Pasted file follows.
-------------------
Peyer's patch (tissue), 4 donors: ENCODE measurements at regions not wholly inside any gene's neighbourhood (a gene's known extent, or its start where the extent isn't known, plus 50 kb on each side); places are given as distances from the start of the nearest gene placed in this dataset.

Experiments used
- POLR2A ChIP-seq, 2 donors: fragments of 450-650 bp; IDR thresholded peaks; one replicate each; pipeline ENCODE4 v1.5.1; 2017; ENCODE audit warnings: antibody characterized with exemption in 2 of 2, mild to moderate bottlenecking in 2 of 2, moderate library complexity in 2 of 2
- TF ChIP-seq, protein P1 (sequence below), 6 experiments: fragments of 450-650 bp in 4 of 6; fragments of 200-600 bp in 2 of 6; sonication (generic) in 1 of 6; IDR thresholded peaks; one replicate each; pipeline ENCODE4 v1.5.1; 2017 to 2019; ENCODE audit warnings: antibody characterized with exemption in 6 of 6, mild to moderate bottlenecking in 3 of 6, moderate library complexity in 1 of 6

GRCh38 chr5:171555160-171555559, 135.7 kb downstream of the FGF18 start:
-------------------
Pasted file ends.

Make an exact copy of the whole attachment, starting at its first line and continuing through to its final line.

Peyer's patch (tissue), 4 donors: ENCODE measurements at regions not wholly inside any gene's neighbourhood (a gene's known extent, or its start where the extent isn't known, plus 50 kb on each side); places are given as distances from the start of the nearest gene placed in this dataset.

Experiments used
- POLR2A ChIP-seq, 2 donors: fragments of 450-650 bp; IDR thresholded peaks; one replicate each; pipeline ENCODE4 v1.5.1; 2017; ENCODE audit warnings: antibody characterized with exemption in 2 of 2, mild to moderate bottlenecking in 2 of 2, moderate library complexity in 2 of 2
- TF ChIP-seq, protein P1 (sequence below), 6 experiments: fragments of 450-650 bp in 4 of 6; fragments of 200-600 bp in 2 of 6; sonication (generic) in 1 of 6; IDR thresholded peaks; one replicate each; pipeline ENCODE4 v1.5.1; 2017 to 2019; ENCODE audit warnings: antibody characterized with exemption in 6 of 6, mild to moderate bottlenecking in 3 of 6, moderate library complexity in 1 of 6

GRCh38 chr5:171555160-171555559, 135.7 kb downstream of the FGF18 start: